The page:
Core regulatory components of the PHO pathway are conserved in the methylotrophic yeast Hansenula polymorpha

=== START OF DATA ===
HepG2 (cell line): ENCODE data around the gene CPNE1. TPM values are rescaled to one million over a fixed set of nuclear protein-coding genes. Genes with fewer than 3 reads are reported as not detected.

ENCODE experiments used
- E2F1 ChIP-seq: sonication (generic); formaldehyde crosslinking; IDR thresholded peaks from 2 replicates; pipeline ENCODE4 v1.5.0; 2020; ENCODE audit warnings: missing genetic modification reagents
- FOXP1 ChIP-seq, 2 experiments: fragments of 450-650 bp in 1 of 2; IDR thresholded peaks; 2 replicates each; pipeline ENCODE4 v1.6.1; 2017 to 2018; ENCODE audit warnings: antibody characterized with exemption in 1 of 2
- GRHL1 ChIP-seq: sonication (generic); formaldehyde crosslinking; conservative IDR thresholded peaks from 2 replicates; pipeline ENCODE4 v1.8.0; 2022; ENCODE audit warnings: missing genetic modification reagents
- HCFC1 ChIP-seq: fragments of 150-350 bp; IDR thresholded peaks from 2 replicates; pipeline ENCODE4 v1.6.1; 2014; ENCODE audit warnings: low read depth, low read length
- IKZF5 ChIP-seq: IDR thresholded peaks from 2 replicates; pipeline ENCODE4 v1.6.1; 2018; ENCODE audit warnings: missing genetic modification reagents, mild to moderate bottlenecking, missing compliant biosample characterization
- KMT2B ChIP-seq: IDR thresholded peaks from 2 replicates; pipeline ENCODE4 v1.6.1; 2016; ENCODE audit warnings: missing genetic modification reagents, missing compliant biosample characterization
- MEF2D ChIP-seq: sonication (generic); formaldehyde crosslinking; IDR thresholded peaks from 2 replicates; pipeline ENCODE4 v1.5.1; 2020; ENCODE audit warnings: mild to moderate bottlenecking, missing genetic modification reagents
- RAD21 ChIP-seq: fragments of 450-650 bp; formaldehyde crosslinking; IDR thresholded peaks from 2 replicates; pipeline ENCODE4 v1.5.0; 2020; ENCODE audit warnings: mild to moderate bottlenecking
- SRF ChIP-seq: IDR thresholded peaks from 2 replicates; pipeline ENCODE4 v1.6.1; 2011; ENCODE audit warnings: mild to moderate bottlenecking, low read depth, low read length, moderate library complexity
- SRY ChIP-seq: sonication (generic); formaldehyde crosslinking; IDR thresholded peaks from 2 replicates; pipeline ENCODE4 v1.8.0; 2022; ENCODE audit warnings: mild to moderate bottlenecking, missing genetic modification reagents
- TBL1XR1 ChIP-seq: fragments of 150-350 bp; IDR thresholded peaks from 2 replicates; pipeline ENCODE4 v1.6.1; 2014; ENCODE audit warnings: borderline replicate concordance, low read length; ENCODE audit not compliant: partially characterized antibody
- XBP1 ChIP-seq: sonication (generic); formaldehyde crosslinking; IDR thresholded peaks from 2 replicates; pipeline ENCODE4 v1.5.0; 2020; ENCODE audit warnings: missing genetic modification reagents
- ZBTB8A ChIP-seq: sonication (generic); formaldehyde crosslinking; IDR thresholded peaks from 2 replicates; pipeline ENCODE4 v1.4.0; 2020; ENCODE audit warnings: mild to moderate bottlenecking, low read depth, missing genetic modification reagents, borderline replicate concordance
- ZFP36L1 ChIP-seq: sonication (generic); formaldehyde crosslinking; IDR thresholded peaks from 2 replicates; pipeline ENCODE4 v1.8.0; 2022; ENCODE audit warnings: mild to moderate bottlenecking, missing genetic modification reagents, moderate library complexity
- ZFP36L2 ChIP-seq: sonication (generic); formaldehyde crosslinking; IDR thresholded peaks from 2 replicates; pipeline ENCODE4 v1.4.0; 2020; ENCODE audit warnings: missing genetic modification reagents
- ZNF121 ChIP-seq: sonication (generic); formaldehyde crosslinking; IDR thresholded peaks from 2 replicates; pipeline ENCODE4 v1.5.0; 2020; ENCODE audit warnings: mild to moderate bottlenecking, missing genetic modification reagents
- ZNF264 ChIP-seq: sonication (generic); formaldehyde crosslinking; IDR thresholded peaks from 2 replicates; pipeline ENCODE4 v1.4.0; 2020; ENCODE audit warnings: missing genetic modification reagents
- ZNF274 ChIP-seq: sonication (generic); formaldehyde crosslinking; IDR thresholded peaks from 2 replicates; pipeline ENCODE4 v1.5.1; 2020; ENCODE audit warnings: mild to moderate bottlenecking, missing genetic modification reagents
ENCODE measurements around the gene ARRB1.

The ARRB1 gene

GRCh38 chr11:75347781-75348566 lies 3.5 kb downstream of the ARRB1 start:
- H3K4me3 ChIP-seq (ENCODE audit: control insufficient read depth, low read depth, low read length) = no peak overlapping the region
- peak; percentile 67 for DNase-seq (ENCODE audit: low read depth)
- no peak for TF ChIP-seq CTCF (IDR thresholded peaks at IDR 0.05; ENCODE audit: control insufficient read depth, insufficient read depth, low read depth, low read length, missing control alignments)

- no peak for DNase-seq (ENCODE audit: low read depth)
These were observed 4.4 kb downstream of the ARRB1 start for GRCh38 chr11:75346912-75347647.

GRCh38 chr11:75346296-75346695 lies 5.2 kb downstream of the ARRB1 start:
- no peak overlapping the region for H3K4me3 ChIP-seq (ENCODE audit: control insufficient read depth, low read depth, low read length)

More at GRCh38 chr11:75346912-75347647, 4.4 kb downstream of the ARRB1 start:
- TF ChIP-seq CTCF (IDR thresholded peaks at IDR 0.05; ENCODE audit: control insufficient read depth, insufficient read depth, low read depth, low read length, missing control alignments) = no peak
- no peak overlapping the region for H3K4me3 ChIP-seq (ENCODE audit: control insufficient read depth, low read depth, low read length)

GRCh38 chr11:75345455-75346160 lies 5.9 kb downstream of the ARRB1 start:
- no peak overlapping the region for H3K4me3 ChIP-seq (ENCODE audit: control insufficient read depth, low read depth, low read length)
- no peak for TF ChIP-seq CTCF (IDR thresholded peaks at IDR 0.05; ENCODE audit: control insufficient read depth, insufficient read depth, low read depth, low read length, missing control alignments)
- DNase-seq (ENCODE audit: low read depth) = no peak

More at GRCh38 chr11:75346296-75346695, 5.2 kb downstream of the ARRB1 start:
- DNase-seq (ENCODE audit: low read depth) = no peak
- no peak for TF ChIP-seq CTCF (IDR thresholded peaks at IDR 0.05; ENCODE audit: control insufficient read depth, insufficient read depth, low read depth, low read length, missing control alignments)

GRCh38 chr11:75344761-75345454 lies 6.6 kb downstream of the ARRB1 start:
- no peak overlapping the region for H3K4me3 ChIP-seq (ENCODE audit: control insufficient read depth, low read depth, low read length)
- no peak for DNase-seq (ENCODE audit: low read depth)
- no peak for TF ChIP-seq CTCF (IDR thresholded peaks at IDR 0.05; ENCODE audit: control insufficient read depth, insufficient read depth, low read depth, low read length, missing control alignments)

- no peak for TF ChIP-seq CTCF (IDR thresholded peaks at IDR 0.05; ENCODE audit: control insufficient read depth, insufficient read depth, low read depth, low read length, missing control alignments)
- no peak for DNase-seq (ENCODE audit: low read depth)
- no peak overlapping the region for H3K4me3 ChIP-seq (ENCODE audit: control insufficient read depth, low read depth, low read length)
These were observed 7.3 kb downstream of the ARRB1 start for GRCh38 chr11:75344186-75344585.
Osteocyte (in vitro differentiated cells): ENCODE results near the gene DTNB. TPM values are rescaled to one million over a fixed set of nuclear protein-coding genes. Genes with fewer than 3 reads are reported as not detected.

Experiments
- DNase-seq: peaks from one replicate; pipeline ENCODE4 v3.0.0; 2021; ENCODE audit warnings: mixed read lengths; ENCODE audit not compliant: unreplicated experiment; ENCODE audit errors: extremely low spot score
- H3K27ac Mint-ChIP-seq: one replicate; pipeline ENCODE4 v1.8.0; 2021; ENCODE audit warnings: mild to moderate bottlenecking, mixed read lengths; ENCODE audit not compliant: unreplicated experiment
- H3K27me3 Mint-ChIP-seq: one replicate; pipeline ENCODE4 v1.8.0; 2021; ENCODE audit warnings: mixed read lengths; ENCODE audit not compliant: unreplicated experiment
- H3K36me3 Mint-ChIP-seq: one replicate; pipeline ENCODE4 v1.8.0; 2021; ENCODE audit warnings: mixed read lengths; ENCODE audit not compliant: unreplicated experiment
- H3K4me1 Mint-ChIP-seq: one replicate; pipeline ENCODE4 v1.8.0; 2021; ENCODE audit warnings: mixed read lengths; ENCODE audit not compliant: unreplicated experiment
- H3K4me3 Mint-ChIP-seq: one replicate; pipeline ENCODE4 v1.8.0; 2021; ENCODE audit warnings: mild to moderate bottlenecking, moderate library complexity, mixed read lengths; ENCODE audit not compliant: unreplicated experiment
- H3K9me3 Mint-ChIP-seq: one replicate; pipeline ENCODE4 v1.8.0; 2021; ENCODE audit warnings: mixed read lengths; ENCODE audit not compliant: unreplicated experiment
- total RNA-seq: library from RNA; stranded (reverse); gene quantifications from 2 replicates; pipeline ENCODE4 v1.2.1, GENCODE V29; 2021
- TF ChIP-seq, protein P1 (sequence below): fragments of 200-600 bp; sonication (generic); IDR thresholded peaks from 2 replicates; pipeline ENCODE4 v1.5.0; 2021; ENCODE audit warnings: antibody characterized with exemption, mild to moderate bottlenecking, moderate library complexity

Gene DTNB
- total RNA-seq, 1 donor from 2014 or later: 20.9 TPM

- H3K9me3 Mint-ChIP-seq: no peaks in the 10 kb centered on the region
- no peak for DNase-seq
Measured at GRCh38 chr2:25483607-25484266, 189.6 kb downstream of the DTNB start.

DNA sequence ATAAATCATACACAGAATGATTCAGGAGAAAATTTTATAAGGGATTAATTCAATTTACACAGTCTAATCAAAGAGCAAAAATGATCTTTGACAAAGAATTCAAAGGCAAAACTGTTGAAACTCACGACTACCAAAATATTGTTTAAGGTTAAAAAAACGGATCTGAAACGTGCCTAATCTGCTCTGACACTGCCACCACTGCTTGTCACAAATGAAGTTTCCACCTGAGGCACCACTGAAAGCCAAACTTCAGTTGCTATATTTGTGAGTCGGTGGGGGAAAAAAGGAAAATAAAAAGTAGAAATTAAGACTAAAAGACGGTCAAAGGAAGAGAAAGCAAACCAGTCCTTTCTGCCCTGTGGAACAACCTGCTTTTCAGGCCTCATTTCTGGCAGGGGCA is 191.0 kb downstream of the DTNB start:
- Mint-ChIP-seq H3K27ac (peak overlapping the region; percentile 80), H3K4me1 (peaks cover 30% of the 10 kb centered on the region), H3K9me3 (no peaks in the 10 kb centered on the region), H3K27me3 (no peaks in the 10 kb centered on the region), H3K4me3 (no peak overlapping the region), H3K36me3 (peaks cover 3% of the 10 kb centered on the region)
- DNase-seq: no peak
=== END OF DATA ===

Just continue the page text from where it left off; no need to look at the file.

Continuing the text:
In Saccharomyces cerevisiae, phosphate acquisition enzymes are regulated by a cyclin-dependent kinase (Pho85), a cyclin (Pho80), the cyclin-dependent kinase inhibitor Pho81, and the helix-loop-helix transcription factor Pho4 (the PHO system). Previous studies in Aspergillus nidulans indicate that a Pho85-like kinase, PHOA, does not regulate the classic PHO system but regulates development in a phosphate-dependent manner. A Pho80-like cyclin has now been isolated through its interaction with PHOA. Surprisingly, unlike PHOA, An-PHO80 does play a negative role in the PHO system. Similarly, an ortholog of Pho4 previously identified genetically as palcA also regulates the PHO system. However, An-PHO81, a putative cyclin-dependent kinase inhibitor, does not regulate the PHO system. Therefore, there are significant differences between the classic PHO system conserved between S. cerevisiae and Neurospora crassa compared with that which has evolved in A. nidulans. Most interestingly, under low phosphate conditions, the An-PHO80 cyclin also promotes sexual development while having a negative effect on asexual development. These effects are independent of the role An-PHO80 has in the classic PHO system. However, in high phosphate medium, An-PHO80 affects development because of deregulation of the PHO system as loss of palcA(Pho4) function negates the developmental defects caused by lack of An-pho80. Therefore, under low phosphate conditions the An-PHO80 cyclin regulates development independently of the PHO system, whereas in high phosphate it affects development through the PHO system. The data indicate that a single cyclin can control various aspects of growth and development in a multicellular organism.